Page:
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Unformatted text preview: Chapter 10.1 Tests of the Difference Between Two Means Interval estimation for the difference between two population means was presented in the lecture notes for Chapters 8.1 and 8.2. An extension to hypothesis testing is of interest for applied work. For two random samples from populations with means and consider testing the null hypothesis: X P Y P population means are equal Y X :H P P against the twosided alternative hypothesis: population means are not equal Y X 1 :H PzP An equivalent way of expressing the problem is test: against :H Y X P0P :H Y X 1 z A onesided alternative hypothesis can also be entertained. Econ 325 – Chapter 10 1 The test method depends on the particular data set. Separate cases are: x ‘matched pairs’ . The numeric observations are: )y,x( i i for i = 1, 2, . . . , n. x independent samples with sample sizes and . That is, the two samples can have different sample sizes. x n y n First, develop results for the matched pairs data set. Descriptive statistics are denoted by: x , y sample means, , sample variances, and 2 x s 2 y s sample covariance. xy s From the observations calculate the differences: for i = 1, 2, . . . , n i i i y x d Following the discussion in the lecture notes for Chapter 8.1, the sample mean and variance of the differences can be calculated as: y x d and xy 2 y 2 x 2 d s2 s s s . Note the role of the covariance term in the variance calculation. With positive covariance, the variance of the differences will be reduced compared to using independent samples. Econ 325 – Chapter 10 2 For a comparison of the two population means, for some value a , test the null hypothesis: a :H Y X P0P against a twosided alternative. The test statistic is: n s a d t d With the assumption of normal population distributions for the two sample means, the test statistic can be compared with a tdistribution with (n–1) degrees of freedom. An interesting application is testing for equal population means.An interesting application is testing for equal population means....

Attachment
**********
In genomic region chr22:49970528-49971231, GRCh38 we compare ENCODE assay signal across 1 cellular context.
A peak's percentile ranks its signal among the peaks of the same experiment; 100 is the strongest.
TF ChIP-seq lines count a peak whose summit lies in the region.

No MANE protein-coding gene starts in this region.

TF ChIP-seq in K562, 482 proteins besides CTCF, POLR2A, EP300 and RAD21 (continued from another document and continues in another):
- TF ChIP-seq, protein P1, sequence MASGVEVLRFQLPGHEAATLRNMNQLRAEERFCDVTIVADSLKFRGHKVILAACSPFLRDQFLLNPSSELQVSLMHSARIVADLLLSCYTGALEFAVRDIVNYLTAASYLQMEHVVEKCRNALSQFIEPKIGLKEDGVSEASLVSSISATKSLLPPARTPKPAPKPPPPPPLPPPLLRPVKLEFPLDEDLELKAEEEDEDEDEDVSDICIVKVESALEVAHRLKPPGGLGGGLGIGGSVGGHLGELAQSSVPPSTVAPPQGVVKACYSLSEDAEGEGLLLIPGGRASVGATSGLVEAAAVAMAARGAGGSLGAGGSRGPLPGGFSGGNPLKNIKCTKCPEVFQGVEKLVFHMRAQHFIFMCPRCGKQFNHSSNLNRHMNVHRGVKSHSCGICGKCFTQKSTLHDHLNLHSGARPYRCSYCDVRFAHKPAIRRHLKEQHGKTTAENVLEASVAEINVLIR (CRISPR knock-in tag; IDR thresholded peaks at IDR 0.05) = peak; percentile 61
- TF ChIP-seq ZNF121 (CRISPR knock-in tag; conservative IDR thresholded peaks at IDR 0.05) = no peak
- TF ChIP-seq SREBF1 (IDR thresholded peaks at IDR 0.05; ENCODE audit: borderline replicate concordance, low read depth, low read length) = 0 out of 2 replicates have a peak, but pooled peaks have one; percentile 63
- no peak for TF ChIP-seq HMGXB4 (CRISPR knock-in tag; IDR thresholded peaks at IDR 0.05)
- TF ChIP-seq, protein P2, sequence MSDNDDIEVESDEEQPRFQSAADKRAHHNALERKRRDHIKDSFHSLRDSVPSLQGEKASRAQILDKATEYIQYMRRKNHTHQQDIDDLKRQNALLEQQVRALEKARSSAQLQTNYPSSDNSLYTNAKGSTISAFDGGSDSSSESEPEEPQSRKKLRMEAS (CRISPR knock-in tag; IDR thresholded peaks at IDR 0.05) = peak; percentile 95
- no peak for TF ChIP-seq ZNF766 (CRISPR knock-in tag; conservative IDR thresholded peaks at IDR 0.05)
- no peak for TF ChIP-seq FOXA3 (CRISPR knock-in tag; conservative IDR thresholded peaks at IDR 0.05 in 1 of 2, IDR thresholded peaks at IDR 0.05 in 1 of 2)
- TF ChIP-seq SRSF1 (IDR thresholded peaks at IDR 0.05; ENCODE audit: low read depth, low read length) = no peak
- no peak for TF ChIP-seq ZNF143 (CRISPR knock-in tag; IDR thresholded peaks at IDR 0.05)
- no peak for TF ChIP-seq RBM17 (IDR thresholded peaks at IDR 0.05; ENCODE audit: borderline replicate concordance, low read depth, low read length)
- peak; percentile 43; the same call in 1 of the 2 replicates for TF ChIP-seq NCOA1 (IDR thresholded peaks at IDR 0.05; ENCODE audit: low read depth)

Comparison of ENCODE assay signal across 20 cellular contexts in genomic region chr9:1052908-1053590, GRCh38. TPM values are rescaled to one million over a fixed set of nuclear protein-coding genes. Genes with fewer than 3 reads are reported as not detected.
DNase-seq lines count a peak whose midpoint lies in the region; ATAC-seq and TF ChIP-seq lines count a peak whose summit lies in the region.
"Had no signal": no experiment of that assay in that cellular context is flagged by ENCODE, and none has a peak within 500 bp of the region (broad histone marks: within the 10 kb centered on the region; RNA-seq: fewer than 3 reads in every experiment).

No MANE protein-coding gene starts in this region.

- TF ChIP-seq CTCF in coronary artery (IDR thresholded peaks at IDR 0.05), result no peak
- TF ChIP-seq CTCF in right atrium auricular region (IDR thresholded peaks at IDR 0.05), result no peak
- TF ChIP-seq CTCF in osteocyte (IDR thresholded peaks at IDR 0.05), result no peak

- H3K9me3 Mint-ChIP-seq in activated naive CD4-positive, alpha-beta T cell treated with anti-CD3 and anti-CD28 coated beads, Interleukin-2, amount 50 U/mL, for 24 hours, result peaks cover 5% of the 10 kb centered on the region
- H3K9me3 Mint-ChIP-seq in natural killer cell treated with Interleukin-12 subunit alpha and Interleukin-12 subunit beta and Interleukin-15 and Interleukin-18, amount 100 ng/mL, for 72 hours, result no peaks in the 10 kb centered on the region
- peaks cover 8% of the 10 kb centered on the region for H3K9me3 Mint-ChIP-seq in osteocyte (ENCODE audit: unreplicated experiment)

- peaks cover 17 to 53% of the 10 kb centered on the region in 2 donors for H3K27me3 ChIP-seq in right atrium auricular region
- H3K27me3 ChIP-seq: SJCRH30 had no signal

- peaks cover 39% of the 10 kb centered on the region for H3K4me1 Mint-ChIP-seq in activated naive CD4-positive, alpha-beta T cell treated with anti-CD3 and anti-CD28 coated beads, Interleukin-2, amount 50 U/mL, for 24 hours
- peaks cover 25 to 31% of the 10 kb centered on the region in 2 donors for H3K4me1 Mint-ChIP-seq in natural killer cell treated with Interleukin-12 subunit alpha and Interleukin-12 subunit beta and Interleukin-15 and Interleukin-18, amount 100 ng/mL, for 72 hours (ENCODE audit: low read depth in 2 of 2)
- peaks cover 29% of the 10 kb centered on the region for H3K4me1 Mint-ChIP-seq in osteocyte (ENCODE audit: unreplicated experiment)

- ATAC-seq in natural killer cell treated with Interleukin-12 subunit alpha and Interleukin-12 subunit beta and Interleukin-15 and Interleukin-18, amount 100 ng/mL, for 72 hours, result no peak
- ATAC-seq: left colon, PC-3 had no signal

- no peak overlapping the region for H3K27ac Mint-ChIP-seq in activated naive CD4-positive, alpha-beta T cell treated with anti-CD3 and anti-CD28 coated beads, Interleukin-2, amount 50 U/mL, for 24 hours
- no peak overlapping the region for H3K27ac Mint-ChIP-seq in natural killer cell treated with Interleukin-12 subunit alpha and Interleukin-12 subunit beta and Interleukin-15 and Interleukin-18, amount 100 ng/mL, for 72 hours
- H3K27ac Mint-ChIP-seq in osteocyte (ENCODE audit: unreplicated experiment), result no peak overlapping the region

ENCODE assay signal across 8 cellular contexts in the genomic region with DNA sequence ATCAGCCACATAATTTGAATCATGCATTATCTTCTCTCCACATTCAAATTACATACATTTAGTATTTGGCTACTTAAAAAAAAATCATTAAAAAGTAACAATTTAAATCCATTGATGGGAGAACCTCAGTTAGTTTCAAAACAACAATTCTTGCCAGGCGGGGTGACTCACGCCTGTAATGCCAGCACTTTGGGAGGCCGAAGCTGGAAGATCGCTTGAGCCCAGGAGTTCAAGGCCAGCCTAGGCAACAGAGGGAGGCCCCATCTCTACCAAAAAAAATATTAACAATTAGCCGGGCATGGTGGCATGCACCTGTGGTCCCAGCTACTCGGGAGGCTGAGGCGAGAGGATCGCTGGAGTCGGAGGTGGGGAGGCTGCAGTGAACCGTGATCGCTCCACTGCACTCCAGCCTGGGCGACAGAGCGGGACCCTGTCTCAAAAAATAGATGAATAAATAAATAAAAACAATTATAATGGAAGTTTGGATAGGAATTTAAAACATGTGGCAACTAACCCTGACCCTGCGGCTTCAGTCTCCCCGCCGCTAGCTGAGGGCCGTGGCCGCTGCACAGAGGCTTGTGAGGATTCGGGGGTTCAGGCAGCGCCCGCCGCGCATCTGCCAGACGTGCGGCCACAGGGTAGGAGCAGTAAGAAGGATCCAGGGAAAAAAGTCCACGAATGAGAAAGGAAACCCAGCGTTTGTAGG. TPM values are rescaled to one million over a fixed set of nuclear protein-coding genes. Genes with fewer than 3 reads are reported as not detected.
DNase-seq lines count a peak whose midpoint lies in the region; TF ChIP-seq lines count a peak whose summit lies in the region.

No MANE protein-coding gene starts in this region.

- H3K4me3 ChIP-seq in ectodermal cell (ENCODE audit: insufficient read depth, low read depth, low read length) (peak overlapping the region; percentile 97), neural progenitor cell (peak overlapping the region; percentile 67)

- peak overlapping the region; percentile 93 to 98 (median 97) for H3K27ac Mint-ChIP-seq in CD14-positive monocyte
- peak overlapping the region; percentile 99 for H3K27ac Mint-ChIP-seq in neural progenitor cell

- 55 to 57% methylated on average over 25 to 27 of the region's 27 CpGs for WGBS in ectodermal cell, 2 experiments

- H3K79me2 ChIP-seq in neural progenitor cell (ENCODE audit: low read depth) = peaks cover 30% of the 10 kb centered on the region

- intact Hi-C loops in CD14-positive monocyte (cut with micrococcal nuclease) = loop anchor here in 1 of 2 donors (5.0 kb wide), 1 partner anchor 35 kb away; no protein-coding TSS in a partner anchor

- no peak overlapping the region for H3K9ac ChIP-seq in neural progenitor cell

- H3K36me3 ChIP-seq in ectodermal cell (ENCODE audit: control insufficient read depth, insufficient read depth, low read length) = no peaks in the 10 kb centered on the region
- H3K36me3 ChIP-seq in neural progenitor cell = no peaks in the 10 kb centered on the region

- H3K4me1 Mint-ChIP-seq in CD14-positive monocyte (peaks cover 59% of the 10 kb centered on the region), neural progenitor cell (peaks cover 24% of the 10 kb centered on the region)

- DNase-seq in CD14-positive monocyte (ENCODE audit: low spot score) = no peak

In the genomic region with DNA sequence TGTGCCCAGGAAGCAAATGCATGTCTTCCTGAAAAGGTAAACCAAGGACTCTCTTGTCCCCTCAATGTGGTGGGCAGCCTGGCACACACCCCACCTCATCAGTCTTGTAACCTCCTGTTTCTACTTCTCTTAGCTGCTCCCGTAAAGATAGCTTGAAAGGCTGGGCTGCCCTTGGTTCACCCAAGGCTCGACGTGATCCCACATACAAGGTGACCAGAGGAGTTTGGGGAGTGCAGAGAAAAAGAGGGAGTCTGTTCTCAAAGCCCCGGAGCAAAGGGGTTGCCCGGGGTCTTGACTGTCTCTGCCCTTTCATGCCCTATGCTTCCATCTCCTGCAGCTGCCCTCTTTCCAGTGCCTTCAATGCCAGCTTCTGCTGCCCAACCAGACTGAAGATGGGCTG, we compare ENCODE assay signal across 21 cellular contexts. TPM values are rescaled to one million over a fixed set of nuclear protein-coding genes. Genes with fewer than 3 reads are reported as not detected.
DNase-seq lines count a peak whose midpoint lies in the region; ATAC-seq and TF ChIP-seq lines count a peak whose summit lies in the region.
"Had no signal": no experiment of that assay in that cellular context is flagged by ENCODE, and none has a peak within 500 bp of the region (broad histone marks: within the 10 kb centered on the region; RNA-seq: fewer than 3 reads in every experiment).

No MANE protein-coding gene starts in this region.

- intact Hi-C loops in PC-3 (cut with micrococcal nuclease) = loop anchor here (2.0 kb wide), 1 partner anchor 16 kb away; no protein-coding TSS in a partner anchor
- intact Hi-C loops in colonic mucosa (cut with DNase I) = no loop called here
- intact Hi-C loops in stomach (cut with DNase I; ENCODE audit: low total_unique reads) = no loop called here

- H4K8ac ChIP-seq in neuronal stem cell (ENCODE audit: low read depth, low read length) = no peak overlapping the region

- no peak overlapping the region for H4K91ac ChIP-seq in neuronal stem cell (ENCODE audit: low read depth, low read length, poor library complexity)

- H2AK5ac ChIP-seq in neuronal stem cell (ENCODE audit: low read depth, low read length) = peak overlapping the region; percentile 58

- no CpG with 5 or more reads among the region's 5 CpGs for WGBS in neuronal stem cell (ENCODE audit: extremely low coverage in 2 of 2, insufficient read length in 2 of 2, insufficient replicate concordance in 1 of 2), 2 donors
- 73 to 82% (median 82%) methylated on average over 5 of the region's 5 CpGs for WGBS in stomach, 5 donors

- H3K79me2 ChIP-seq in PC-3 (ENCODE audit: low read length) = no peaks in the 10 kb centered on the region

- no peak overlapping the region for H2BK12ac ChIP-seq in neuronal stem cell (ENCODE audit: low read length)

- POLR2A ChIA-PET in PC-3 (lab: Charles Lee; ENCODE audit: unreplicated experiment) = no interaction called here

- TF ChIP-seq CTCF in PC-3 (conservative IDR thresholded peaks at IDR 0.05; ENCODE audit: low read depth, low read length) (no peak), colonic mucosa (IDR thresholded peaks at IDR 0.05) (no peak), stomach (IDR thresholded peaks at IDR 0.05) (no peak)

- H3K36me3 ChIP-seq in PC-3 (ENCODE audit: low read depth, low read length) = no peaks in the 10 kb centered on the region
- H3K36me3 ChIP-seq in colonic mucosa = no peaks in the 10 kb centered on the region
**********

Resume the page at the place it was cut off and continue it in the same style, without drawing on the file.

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 Spring '10
 WHISTLER
 Economics, Statistics, Variance, Null hypothesis, Statistical hypothesis testing

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